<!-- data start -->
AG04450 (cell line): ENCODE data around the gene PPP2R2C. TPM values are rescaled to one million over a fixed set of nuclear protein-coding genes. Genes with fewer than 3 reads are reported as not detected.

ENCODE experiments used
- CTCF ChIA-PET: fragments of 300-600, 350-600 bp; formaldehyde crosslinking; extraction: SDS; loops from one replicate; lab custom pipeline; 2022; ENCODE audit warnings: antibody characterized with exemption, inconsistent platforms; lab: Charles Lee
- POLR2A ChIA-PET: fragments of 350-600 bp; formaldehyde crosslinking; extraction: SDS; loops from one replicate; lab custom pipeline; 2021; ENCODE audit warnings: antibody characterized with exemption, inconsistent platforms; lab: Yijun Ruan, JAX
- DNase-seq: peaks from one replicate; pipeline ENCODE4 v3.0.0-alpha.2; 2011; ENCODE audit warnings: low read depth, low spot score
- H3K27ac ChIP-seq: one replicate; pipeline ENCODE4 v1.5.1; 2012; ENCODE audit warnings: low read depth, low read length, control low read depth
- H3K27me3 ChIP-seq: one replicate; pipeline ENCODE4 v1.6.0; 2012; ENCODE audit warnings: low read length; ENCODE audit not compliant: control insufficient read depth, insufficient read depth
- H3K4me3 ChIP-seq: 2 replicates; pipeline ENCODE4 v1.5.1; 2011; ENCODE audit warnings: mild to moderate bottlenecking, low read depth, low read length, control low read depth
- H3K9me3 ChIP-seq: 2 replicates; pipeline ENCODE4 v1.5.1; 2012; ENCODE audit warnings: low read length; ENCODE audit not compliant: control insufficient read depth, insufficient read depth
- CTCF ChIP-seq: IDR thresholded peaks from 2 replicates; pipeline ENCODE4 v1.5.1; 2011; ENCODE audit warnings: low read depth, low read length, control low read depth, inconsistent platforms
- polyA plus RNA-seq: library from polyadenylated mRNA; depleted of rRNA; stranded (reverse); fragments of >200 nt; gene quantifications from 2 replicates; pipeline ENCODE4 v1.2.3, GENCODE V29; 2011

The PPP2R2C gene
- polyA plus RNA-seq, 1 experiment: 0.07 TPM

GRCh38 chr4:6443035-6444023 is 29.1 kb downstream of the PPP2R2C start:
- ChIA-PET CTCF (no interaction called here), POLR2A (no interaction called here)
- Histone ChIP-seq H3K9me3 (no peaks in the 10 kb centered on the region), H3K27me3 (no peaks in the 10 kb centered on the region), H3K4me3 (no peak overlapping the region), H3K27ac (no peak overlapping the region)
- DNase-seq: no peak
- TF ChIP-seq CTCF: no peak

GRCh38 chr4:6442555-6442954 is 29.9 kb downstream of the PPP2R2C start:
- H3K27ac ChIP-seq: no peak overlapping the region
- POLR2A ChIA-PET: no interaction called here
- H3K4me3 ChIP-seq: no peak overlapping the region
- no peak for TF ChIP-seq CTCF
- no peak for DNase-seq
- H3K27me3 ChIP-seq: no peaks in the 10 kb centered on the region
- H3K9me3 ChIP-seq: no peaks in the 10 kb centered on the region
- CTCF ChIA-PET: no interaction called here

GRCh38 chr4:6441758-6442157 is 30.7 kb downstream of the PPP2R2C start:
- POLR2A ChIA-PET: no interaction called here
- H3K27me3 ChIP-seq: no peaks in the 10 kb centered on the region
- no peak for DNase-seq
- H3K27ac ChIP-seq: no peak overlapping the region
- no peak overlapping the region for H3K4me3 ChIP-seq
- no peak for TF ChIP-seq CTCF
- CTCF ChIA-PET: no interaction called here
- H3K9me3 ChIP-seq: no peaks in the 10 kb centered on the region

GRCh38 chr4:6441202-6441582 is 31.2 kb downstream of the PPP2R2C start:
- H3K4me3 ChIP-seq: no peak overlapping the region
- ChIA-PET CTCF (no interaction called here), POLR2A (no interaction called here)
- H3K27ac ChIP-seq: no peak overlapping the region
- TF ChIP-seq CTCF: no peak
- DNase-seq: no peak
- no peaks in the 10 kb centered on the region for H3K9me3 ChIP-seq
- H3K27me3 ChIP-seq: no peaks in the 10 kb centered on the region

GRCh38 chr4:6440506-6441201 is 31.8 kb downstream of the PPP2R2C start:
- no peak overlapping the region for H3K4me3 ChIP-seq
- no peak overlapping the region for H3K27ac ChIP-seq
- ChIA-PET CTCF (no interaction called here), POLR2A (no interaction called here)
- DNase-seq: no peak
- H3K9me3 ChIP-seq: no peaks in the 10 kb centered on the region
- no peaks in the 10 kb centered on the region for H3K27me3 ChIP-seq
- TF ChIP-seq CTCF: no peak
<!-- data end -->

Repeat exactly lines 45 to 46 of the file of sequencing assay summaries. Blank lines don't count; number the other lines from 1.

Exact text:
GRCh38 chr4:6440506-6441201 is 31.8 kb downstream of the PPP2R2C start:
- no peak overlapping the region for H3K4me3 ChIP-seq